We also know that there is racial bias in arrest rates. For example, while white and black people do drugs at a similar rate, the latter are arrested and incarcerated at much higher rates for drug-related offenses, even in Chicago where politicians have attempted to curb low-level drug arrests.
5. Arrests are focused in already heavily policed areas
The general pattern of enforcement in Chicago is that more officers patrol the city’s minority and heavily low-income South and West side than other areas of the city.
While geographic information may not be directly included in the Strategic Subject List, the data shows that the most recent arrests of people with an SSL score map directly on the areas that are heavily policed, as evidenced through “contact cards,” the forms that police fill out after a street stop.
That creates a troubling cycle: Are police using SSL scores to determine where officers are assigned, which then leads to more arrests and higher SSL scores? Without more information from the police department about how police use the data, we can’t know.
As predictive policing has gained traction around the country, Chicago remains at the forefront. The SSL is a complex example of what happens when data is used to evaluate human behavior, and whether the public can determine how police use that information.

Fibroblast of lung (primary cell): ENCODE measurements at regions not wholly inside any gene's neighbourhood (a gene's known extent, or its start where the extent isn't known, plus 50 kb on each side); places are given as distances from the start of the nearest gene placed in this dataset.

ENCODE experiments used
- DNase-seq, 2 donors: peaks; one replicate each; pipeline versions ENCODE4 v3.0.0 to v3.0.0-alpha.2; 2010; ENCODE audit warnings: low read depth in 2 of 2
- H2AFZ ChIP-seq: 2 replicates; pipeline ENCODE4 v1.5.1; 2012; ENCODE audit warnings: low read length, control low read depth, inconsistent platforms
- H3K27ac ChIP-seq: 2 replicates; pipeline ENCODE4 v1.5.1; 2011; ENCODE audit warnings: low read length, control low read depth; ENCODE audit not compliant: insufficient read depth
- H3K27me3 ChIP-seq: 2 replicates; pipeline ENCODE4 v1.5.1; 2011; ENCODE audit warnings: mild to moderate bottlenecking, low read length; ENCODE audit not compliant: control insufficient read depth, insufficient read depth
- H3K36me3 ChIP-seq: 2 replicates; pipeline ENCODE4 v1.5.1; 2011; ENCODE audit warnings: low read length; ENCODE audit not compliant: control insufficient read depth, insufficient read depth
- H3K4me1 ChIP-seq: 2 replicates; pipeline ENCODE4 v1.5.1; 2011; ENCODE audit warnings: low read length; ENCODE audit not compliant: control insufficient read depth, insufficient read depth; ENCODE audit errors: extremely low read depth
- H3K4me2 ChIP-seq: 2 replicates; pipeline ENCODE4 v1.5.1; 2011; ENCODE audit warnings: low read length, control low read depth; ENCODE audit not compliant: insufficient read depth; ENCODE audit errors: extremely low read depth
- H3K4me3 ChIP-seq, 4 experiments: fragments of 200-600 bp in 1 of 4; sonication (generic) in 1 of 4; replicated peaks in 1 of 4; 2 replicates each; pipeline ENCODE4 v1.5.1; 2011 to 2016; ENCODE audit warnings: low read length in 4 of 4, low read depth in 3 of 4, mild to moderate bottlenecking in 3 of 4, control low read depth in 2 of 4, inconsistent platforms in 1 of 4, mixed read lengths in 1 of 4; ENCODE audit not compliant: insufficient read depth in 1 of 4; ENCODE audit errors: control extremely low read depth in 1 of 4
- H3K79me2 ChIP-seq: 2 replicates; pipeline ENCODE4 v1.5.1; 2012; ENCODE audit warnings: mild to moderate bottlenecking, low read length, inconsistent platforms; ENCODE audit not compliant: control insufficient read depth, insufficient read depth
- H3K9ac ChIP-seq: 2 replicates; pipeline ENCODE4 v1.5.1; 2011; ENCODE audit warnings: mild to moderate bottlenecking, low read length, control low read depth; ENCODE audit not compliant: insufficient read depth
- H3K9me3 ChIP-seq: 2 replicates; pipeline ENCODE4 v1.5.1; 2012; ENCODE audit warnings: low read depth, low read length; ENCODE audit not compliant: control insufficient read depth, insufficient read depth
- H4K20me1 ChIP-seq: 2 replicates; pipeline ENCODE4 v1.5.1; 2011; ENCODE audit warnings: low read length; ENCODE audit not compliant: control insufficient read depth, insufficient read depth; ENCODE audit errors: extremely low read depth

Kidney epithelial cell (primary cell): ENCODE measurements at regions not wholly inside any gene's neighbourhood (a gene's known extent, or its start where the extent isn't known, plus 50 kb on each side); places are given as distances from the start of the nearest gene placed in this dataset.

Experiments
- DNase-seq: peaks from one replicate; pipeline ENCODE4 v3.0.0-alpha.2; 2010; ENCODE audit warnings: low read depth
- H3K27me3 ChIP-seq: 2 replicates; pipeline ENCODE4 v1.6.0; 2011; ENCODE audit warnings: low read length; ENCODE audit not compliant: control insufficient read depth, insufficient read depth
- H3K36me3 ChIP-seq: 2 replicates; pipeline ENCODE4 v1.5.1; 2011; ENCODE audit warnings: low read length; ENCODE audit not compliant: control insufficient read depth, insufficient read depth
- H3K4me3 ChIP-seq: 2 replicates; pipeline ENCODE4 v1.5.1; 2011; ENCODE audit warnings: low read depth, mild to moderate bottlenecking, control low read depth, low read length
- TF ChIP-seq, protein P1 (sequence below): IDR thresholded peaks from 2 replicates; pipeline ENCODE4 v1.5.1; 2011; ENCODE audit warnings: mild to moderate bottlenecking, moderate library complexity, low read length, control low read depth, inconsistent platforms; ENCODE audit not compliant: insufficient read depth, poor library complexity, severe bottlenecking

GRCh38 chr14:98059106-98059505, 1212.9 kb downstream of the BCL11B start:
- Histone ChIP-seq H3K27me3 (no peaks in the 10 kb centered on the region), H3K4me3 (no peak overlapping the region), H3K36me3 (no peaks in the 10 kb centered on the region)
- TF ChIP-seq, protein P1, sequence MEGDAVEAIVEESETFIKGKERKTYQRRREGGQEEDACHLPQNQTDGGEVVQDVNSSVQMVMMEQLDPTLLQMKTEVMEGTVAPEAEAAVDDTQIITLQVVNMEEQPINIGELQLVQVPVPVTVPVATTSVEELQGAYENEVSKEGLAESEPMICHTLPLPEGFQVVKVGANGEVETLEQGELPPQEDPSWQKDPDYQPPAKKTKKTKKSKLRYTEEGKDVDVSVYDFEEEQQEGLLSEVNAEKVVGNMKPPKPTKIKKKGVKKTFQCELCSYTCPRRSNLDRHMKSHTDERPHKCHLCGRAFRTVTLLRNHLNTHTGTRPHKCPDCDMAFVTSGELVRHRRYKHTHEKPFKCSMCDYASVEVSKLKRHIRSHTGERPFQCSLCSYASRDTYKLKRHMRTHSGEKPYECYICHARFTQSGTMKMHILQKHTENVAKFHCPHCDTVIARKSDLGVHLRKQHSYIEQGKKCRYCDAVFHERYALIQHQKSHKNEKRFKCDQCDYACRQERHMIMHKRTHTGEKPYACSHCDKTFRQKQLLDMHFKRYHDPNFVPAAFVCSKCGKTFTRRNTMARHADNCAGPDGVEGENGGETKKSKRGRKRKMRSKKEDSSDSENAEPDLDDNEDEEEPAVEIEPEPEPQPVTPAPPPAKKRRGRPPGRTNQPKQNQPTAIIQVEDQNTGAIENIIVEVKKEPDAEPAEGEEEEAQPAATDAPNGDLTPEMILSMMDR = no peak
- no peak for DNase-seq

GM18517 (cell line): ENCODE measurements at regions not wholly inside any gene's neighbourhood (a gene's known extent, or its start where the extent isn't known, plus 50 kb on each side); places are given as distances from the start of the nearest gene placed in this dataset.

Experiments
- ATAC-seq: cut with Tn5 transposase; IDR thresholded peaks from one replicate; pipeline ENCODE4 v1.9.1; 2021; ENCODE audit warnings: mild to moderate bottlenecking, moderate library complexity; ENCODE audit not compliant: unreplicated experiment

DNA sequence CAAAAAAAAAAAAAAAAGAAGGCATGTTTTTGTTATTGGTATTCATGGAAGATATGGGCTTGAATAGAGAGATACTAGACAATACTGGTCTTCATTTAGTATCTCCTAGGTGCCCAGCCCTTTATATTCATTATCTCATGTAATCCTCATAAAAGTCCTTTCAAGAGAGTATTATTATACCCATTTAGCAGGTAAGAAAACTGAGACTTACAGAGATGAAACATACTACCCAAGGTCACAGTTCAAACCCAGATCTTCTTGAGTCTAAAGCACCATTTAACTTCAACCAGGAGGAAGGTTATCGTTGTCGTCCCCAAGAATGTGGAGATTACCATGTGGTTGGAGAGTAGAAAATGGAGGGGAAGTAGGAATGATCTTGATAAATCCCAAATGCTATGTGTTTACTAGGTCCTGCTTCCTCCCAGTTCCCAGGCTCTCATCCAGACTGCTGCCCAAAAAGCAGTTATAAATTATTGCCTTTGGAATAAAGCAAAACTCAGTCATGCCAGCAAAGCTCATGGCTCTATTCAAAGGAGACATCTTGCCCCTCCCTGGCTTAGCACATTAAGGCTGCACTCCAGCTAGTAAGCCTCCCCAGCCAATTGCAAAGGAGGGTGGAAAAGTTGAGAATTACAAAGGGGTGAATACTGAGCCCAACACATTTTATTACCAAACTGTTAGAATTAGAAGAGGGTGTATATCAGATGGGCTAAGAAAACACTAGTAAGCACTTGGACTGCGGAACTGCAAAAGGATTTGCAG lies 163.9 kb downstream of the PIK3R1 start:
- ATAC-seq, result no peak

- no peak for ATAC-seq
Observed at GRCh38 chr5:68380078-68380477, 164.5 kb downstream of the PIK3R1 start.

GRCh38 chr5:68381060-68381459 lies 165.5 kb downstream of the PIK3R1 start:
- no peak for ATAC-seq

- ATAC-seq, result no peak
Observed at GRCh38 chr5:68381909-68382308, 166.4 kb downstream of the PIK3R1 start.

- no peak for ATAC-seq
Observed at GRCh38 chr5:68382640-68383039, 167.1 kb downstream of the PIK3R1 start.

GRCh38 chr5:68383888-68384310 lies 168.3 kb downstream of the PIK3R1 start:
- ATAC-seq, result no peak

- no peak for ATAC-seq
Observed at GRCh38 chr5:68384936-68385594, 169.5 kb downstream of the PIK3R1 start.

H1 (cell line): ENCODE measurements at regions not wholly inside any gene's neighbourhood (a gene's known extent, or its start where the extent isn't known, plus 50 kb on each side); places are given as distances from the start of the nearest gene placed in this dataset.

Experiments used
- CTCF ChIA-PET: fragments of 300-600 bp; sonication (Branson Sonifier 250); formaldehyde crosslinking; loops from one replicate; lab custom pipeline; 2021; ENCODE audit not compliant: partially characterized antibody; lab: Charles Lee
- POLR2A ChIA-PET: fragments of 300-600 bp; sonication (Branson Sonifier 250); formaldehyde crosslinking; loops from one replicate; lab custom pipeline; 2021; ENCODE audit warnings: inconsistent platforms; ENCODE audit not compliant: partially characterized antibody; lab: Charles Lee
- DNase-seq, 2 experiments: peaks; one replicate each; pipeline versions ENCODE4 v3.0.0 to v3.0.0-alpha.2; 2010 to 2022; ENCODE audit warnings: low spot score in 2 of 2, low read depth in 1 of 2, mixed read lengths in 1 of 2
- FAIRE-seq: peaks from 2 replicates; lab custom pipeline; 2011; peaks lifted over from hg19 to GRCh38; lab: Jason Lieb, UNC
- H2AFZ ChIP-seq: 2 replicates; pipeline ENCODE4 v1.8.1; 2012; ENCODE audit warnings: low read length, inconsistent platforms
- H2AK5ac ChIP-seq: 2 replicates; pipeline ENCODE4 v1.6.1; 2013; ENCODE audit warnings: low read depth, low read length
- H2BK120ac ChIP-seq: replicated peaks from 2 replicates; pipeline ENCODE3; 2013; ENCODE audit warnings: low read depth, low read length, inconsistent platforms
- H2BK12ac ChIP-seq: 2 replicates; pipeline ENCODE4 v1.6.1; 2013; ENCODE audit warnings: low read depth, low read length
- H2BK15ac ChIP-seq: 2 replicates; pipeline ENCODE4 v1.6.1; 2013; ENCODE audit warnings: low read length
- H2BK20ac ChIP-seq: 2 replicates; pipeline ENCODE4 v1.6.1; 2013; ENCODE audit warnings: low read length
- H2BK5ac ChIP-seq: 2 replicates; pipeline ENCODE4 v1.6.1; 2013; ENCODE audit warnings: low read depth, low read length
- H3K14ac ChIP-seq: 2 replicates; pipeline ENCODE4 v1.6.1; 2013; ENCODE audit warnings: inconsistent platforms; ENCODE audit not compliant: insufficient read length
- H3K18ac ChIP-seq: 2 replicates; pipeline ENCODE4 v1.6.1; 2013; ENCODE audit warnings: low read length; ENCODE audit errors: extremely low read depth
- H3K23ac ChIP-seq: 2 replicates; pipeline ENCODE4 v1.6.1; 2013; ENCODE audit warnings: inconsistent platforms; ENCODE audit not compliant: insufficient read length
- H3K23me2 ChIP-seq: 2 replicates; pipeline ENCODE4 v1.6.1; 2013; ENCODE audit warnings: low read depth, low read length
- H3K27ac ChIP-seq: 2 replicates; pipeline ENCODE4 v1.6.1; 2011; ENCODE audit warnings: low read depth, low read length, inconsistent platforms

For Miles Wernick, the head of the team of researchers based at the Illinois Institute of Technology who created the algorithm on which the SSL is based, it’s important that people understand that the initial interest of the list was in social service outreach more than in any punitive measures. “It’s really critical that when people use these sort of tools they use them in ways that are appropriate,” says Wernick. “It should never be used to arrest people, harass people, or take any sort of punitive actions based on some computer algorithm.”